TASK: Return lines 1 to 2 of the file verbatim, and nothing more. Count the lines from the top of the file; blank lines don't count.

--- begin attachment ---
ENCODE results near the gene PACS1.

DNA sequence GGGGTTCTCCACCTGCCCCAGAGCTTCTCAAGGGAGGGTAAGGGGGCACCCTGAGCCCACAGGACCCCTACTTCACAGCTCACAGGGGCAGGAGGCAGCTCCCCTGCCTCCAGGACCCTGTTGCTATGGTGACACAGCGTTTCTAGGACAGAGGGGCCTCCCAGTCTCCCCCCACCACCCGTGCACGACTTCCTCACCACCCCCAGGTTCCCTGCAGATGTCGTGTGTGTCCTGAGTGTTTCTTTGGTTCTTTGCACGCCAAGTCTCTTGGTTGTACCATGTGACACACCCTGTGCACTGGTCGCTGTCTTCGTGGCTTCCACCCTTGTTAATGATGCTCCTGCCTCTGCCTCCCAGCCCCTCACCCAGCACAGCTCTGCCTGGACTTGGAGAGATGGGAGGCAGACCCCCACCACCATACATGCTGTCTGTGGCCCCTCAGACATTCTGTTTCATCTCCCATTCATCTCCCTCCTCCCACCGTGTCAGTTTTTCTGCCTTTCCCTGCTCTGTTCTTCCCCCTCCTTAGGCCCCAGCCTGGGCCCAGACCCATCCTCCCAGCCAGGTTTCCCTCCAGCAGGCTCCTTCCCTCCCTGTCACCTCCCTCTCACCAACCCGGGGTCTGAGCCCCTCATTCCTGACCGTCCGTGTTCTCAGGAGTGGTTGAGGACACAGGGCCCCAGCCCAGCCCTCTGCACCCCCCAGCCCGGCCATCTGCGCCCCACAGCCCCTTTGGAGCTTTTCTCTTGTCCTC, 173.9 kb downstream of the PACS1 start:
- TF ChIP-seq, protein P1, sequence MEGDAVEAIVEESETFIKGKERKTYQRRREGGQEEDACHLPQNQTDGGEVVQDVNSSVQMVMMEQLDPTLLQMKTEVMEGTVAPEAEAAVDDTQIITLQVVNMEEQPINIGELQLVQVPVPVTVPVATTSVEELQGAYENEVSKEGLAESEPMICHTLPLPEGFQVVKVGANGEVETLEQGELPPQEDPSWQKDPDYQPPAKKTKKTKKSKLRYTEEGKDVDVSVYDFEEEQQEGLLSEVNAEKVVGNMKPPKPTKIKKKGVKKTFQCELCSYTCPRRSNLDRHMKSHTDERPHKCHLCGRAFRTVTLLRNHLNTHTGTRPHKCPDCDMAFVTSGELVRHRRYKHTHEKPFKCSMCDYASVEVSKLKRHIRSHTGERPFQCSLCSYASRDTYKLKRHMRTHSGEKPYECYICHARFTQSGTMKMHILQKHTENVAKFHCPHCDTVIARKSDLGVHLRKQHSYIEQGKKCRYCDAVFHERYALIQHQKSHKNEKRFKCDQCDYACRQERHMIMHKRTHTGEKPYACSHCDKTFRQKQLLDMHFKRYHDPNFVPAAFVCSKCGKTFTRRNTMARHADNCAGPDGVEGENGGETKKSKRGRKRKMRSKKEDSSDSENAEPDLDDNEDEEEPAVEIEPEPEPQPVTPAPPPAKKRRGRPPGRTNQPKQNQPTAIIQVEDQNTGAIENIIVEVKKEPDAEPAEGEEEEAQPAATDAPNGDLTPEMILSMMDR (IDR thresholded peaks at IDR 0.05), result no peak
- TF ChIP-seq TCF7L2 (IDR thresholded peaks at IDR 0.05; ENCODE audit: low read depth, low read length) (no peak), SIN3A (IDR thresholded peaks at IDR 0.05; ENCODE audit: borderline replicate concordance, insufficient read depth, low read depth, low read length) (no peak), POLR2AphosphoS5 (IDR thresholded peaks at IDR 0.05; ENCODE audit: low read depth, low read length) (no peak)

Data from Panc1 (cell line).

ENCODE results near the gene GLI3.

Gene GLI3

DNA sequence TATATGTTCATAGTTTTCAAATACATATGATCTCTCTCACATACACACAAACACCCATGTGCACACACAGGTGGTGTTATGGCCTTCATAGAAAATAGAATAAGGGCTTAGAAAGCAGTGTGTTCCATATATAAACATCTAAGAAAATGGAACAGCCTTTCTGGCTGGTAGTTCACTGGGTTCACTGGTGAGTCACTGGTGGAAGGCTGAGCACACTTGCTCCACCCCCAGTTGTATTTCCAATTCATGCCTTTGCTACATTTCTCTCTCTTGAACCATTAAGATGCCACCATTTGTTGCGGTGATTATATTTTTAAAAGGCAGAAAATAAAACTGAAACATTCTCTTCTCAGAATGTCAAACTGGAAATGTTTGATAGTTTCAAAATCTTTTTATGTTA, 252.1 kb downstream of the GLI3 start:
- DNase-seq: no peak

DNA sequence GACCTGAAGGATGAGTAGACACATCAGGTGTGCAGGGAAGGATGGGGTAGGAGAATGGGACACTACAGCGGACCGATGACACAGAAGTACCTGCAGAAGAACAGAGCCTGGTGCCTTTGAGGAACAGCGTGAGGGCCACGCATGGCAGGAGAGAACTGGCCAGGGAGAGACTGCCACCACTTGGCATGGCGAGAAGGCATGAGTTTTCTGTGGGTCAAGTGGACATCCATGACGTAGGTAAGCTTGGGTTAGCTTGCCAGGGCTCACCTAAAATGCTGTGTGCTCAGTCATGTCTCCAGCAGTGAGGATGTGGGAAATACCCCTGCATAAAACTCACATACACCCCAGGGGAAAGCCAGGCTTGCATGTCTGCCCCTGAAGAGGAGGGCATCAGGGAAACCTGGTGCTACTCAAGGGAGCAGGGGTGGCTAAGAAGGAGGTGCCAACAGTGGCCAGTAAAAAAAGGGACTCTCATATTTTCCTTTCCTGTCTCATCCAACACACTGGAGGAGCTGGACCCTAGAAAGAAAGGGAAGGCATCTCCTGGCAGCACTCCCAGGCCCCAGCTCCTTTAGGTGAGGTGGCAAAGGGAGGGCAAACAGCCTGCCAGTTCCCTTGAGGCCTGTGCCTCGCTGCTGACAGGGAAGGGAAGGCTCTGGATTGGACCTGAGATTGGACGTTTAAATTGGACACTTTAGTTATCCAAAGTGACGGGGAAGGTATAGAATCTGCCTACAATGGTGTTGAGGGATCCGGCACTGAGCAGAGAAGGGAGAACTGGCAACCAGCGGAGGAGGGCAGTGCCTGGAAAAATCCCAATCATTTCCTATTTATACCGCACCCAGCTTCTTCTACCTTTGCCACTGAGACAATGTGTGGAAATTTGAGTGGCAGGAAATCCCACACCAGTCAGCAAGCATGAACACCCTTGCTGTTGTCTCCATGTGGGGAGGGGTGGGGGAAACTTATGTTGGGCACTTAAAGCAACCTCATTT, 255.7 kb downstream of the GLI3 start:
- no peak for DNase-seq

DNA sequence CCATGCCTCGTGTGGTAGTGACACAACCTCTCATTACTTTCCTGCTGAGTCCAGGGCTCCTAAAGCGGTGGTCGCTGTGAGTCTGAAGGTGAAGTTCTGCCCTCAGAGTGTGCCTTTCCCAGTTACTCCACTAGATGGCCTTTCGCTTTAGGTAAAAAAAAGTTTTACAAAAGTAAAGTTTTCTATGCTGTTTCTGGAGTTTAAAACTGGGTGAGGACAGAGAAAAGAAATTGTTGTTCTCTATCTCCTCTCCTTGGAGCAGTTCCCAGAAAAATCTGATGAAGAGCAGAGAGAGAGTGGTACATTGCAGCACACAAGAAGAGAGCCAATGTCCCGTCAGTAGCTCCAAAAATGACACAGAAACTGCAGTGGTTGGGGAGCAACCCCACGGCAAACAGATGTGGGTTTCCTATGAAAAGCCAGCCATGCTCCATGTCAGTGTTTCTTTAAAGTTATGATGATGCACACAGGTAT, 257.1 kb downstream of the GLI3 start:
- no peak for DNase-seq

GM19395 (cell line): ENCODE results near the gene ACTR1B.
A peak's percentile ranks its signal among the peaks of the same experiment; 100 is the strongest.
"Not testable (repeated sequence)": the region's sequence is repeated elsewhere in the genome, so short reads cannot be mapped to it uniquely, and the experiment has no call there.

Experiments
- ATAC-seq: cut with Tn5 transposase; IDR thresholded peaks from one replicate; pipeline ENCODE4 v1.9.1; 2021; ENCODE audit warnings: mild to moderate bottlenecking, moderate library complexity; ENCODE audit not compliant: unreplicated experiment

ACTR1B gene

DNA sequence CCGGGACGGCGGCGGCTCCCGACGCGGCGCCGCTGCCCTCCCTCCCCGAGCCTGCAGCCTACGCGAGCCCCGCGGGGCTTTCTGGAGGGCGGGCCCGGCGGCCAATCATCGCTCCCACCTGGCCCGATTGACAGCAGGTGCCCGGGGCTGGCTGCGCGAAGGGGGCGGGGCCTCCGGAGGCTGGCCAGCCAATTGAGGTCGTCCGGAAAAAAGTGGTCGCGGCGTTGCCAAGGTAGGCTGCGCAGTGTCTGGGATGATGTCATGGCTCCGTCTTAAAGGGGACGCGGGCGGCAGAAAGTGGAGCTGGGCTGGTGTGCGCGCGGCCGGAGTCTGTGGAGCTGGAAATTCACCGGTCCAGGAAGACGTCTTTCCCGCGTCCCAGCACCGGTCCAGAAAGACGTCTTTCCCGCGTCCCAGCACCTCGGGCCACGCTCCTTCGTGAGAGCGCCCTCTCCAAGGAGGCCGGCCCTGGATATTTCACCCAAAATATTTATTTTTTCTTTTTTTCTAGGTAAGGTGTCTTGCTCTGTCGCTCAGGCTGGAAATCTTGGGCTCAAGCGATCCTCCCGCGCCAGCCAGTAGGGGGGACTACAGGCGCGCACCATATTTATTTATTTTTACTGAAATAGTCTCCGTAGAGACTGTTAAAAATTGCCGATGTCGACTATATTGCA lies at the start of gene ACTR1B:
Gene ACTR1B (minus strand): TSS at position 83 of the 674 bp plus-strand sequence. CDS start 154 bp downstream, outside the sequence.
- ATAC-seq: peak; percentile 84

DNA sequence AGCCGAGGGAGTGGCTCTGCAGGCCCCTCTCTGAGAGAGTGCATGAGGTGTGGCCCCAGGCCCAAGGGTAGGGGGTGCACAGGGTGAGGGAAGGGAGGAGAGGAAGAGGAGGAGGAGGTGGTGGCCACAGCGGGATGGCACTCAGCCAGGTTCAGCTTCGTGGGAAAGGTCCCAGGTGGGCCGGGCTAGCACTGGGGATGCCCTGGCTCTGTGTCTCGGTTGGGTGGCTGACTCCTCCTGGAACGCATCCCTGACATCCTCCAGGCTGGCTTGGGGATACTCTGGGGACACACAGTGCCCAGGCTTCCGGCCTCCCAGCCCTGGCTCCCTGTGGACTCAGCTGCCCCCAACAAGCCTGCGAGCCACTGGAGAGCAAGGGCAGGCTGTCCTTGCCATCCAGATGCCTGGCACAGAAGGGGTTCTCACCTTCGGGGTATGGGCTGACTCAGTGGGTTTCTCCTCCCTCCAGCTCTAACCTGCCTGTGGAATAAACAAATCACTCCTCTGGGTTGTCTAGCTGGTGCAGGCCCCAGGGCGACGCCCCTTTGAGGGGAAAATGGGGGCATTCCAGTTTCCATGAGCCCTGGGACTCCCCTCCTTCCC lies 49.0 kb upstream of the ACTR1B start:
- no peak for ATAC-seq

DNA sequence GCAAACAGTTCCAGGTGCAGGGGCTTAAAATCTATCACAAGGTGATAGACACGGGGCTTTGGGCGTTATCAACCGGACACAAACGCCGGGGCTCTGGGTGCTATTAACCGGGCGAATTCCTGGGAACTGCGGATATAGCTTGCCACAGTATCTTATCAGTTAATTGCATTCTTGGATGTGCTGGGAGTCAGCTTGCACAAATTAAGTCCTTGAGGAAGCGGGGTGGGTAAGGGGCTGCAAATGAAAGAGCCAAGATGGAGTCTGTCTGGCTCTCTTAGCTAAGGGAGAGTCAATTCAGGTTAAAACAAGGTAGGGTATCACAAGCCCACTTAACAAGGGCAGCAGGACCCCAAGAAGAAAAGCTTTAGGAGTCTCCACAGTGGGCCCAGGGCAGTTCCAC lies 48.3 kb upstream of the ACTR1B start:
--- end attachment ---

ENCODE results near the gene PACS1.

DNA sequence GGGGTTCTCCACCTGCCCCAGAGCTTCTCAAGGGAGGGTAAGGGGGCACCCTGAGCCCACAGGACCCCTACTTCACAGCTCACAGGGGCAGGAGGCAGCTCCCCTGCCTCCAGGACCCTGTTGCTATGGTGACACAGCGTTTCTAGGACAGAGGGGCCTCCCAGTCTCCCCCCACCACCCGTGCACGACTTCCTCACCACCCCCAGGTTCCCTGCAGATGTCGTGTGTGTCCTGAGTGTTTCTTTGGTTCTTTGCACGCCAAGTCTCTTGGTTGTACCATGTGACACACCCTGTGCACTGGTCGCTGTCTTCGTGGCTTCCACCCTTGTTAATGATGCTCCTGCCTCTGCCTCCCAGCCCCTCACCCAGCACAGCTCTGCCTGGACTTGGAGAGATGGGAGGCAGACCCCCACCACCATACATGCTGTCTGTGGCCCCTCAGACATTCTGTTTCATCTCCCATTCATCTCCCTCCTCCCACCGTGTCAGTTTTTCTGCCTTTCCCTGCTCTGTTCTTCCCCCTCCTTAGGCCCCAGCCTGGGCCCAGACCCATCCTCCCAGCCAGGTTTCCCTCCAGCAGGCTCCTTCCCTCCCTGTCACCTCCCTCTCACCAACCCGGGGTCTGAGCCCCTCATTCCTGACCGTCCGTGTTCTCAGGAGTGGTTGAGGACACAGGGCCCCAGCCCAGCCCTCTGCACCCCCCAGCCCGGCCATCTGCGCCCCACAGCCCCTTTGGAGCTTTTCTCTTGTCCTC, 173.9 kb downstream of the PACS1 start: